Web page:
The link is broken.
Panicking, my Comic-Con buddy and I check Twitter and Facebook for a solution to what is happening. You're supposed to copy and paste the link, they say. You can get to the badge sales through a button on the website, they say, contrary to ultra-specific instructions all registrant-hopefuls were given.
We finally make it into the "internet waiting room" for purchasing badges. I am approximately number 26,000 in line, and my Comic-Con buddy is approximately 24,000. We are upset that the email link we were sent was faulty, that people who did not follow instructions were the first into the waiting room, and we are still nervous, but at least we are less than number 40,000 in line. They said you can probably get a badge if you are number 40,000 in line or less.
We watch the 4-day badges sell out. We watch Saturday sell out. We watch Friday sell out. Only two days left - Thursday and Sunday. I've never even attended on Sunday. We decide we cannot make the 600-mile trip and spend those hundreds of dollars just to attend the two least busy days at the con. We are crestfallen.
Angry and disappointed, I say, "Well, since I'm not going to Comic-Con, guess I'm gonna go buy a tablet." This is not an impulse buy, since I have been mulling over the idea of an eReader or tablet for some time, but it is most definitely an instance of retail therapy. You are welcome to comment on my foibles, just keep in mind I had a whole ton of money saved up for the con, prepared to purchase both my badge and my Comic-Con buddy's if I were ahead of her in line. Also, I'm not the only one who has looked for a way to cheer themselves up after a terrible day.
Anyways, I eventually end up at Barnes & Noble, looking at the Nooks. I decide this is the best product I have seen all day, and I purchase the Nook Tablet. I step up to the check-out counter with the Nook expert girl, and she says, "Would you like to read 'The Hunger Games?' You can get one of the trilogy for free with the purchase of a Nook." Um, yes please, I say.
I get home. I read "The Hunger Games" on my Nook. I discover it is written entirely in the present tense. Oooooh-kay. I manage to get somewhat used to this fact, and I admit that the book is what they call a page-turner. Despite the awkward prose and plot-holes, I think the pace is good and I do want to know what happens next.
Okay, I'm done. I've had my fun. Time to get serious. I am aware this review is not going to align with general public opinion - "The Hunger Games" and the two novels that follow it are a worldwide sensation, and everyone I know who has read them has loved them. It's not that I didn't like it - I did like it. But I think I would have liked it a lot more when I was eleven.
I read "The Hunger Games" in a matter of several hours, just like everyone else, but that's because it is easily digestible, like white rice or Saltine crackers. The sentence structure barely varies, but I suppose that is the price a Y.A. author pays when they decide to write something in the present tense. When you decide to relate a tale to your readers in the present tense, it ceases to be narrative and becomes a play-by-play. It is akin to sportscasting. Can you imagine if Charles Dickens wrote in the present tense? Jane Austen? What if "Beowulf" was in the present tense. I agree - bleck. When I think of writing in the present tense, I remember a class period in 8th grade when we had to write short stories and read them aloud. One kid wrote in the present tense, and when he finished reading, the teacher complimented him for doing something so unusual. I took one look at his bewildered face and thought: "Yeah, that was unintentional." I can't help it - from that moment on, I equate writing in the present tense with a grade-school mistake.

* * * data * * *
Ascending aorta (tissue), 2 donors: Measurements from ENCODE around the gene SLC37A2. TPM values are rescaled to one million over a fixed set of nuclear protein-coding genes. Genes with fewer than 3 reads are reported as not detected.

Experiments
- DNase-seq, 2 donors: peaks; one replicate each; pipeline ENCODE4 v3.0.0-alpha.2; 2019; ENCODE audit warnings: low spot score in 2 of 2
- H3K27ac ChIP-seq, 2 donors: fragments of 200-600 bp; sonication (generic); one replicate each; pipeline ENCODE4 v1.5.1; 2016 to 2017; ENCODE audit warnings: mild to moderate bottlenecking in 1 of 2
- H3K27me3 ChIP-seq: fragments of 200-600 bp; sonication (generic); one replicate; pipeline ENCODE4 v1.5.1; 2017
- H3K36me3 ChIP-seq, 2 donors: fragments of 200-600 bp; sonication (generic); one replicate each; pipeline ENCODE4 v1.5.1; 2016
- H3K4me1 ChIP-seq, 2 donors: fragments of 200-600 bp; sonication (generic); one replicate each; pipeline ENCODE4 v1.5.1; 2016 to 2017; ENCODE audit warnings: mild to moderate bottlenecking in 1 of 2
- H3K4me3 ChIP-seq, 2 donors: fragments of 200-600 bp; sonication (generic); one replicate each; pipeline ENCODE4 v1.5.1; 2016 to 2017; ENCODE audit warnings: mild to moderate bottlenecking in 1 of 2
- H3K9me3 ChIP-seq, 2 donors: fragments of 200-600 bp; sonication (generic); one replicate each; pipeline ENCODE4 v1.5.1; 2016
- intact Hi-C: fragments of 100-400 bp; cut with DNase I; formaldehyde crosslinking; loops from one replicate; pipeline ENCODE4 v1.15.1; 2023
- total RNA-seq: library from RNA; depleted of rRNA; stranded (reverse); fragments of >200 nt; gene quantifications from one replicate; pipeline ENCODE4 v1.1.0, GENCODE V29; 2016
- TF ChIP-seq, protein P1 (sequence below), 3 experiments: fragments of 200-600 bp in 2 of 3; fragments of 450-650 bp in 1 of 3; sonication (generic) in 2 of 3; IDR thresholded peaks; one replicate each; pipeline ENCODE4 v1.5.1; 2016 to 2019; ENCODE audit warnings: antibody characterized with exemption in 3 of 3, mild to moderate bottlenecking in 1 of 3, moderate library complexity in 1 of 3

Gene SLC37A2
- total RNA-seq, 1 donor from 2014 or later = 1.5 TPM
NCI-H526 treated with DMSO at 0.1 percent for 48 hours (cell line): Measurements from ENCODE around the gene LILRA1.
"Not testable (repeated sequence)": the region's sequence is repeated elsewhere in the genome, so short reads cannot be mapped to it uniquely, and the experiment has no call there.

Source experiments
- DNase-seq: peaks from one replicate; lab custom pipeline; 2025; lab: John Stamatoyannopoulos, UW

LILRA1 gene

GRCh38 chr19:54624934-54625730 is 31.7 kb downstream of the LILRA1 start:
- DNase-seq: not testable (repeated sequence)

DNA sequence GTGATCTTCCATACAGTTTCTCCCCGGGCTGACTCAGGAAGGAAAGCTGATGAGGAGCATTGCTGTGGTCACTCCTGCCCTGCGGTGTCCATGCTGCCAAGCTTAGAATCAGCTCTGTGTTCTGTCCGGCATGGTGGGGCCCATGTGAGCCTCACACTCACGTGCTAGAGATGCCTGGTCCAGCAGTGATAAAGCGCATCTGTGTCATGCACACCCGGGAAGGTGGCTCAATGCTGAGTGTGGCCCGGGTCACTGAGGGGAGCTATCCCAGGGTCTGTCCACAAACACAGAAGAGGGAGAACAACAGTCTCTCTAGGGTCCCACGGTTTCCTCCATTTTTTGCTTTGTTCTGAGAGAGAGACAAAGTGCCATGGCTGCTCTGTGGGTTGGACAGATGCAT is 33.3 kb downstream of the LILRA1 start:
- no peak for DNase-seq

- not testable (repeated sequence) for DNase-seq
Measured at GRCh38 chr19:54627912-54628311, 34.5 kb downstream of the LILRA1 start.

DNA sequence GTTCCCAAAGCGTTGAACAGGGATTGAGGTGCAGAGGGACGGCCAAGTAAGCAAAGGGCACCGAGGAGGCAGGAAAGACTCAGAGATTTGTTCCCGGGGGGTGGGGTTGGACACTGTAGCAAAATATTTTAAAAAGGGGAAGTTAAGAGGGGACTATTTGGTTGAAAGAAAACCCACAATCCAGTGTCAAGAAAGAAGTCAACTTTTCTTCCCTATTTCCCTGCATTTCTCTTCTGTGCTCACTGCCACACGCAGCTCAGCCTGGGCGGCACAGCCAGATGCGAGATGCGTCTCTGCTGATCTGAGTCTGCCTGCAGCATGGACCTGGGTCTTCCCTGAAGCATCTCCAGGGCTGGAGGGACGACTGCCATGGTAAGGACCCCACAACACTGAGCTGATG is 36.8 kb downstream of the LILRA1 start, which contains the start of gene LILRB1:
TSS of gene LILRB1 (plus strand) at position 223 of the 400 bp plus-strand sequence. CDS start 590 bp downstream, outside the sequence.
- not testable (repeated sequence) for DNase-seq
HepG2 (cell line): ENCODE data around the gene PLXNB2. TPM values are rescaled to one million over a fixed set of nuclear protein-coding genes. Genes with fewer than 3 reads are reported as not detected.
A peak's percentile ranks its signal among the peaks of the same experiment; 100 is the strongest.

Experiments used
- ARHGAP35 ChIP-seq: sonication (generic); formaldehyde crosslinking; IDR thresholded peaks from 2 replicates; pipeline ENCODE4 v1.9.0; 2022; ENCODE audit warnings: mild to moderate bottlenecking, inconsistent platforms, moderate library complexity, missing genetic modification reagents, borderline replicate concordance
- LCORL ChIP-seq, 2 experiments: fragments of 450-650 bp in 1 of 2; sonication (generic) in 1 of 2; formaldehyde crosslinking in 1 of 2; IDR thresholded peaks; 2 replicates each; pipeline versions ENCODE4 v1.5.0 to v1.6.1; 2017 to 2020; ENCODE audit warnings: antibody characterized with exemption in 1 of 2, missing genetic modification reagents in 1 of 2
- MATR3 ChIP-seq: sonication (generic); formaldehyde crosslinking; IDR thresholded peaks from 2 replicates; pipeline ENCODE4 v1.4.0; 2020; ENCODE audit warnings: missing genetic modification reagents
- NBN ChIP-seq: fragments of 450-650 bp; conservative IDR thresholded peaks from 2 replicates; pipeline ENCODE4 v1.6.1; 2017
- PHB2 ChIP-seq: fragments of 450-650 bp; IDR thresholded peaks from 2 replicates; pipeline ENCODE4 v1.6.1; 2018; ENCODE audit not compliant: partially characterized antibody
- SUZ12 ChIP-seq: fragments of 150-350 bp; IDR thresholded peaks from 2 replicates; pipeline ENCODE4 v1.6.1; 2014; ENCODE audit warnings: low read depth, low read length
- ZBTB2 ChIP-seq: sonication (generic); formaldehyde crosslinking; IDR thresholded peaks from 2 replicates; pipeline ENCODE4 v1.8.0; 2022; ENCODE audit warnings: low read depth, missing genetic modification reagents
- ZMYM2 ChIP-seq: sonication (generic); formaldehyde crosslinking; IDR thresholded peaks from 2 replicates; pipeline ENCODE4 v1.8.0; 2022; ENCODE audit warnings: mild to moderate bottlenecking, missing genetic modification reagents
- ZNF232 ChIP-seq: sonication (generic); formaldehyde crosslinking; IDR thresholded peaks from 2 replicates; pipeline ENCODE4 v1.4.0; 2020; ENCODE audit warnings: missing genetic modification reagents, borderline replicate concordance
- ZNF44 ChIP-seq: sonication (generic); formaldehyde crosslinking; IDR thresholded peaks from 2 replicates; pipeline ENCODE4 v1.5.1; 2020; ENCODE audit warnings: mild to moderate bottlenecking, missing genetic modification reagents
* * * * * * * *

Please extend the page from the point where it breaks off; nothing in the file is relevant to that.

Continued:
It is not lost on me that "The Hunger Games" is about a sporting event of sorts, so it's likely she chose the present tense to try to match the mood of the Games, but I don't think it was a good choice. The problem is that in a book written in the present tense, the character whose point of view we are reading from doesn't receive information any faster than we do. We learn things and reflect on them - if there is any reflecting at all - at the same time. What the present tense is missing is insight. When we read "The Telltale Heart," by Edgar Allan Poe, we trust that the narrator has insight. He has already experienced the whole event around which the story centers, and therefore we trust him to tell the story in the most beautiful, most concise, most sensible manner possible. The fact that we trust the narrator is the genius of Poe's short story, because in the end, we discover we've been tricked into listening to the machinations and meditations of an insane man. We would never have had any reason to place faith in him if he were telling the story in present tense. We would be reserving our opinions and holding out judgement until the end, because it would have been a play-by-play and not a narrative.
Am I criticizing "The Hunger Games" because we can't trust Katniss? No. In fact, I don't think I would trust her anyway. But I am bemoaning the fact that Katniss doesn't have any more insight into the Hunger Games than we do. We have as much credibility as Katniss in the Hunger Games. We are experiencing it at the same time. Everything is more effective in the past tense - worldbuilding, characterization, exposition, stream of consciousness - everything. The only backstory and setting details we are able to glean about the world of Panem are through what Katniss is thinking about right now.
All that said, if we are speaking strictly in terms of entertainment, then absolutely yes - I was entertained by "The Hunger Games." If that was the point, then mission accomplished. It is Y.A. fiction, after all, maybe I am being too harsh.